Monday, March 19, 2007

Daylight Savings Time? Totally messing with my head.

So needless to say the time change is seriously affecting my sleeping/eating/going outside and doing things schedule. It seems like forever since it was light outside past 6pm, and so now my body thinks that everything has just shifted but I should still be relying on visual cues to say, eat dinner and whatnot. That and it really doesn't help that it changes the week of spring break, when my body is all messed up from no routine and staying up late and getting up even later and eating whenever I remember to...

As a consequence we've been eating anywhere from 7:30-9:30pm, which really isn't good. I won't go into details, but I really need to get back into a routine and stop eating meals that consist mainly of starches. And now that the weather is nice I can finally go outside and walk around in the sun! Now I just have to worry about the skin cancer...

I'm not a hypochondriac, I'm just cautious.

Weeks of papers and studying for midterms and finding out that I'm now getting sick from coffee (NOT a welcomed realization), followed by a week of lounging, watching movies, watching the Sopranos, playing Perfect Dark, and raking leaves. And then of course back to writing a paper and doing homework for this week, but hey, there are much more unpleasant things than going to school.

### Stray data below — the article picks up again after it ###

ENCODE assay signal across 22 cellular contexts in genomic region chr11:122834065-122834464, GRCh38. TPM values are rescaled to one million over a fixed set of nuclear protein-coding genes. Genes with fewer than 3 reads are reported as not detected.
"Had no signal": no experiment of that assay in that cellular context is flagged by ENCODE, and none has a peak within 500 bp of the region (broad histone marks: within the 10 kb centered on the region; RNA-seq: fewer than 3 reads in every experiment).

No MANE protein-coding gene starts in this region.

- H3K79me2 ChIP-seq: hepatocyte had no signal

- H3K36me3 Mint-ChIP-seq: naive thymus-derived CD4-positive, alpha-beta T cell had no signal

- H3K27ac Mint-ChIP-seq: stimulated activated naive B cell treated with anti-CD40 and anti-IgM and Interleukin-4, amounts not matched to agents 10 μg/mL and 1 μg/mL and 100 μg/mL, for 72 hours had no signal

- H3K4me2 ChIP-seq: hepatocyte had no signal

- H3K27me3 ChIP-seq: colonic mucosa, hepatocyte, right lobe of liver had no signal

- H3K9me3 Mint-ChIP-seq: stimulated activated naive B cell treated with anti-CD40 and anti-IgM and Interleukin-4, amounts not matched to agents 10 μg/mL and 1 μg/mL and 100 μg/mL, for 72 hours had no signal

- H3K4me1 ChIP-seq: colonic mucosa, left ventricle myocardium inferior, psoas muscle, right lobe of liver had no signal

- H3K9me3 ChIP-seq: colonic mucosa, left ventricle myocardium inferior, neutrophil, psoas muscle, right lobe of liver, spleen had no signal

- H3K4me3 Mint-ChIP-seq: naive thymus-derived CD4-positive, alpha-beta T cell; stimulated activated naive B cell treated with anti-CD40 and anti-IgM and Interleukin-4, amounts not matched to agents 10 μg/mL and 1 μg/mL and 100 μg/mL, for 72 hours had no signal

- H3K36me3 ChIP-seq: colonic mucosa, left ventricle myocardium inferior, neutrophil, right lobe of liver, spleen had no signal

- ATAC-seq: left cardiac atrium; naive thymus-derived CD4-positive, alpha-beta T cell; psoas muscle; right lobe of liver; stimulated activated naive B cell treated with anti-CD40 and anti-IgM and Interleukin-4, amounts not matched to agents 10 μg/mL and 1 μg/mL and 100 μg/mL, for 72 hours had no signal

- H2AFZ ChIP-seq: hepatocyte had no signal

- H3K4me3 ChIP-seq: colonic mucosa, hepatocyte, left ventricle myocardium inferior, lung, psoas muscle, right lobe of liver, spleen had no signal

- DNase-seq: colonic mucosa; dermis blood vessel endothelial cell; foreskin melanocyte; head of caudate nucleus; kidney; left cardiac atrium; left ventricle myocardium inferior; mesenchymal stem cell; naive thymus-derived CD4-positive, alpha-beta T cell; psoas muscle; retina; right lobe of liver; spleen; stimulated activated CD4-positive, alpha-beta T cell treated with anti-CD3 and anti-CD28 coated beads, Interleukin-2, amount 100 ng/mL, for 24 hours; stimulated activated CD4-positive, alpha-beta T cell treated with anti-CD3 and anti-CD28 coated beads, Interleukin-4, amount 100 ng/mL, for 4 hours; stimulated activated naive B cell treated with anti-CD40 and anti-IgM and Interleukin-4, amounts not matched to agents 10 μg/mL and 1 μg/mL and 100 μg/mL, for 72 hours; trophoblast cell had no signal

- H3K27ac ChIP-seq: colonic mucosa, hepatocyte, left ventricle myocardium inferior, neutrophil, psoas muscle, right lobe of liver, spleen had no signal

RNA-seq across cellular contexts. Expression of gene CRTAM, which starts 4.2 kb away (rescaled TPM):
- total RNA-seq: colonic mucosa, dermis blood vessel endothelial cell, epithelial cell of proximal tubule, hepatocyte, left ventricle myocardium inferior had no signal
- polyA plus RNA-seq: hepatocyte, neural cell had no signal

But it's so beautiful outside! It's like spring has finally come around bringing all the budding trees and flowers and greenness (and allergies) with it. I hope that this time I'll have more motivation to get out and experience it like I used to, and not just sit inside in front of a computer all day (I'm doomed!).

Things that need to be done: get worms from family and set up compost, look into prices on plants and such for xeriscaping, washing the floors/general cleaning of the house. Flamenco performances this weekend, flamenco paper, evolutionary psych paper, reading... the usual.

On more of a constructive note, I've really gotten into Lifehacker as a general good-stuff-to-know blog, and damn if those people don't find awesome workarounds for things that normally drive me crazy. Until I convert that Wordpress template into straight HTML I won't put any links up, but when I do there will be a lot of useful links on the sidebars. Trust me.

And now it's time for the lazy but oh so good dinner of tamales and rice! (yeah, college meals... so shoot me (or give me cooking lessons!))

Wednesday, February 28, 2007

What's Your Gender?

I'm currently dealing with being very cold and trying to get rid of a headache, the product of me being very dehydrated for a few years days. So I'm drinking lots of water, which in turn makes me colder, and the vicious cycle begins again. Maybe one of these days I'll learn.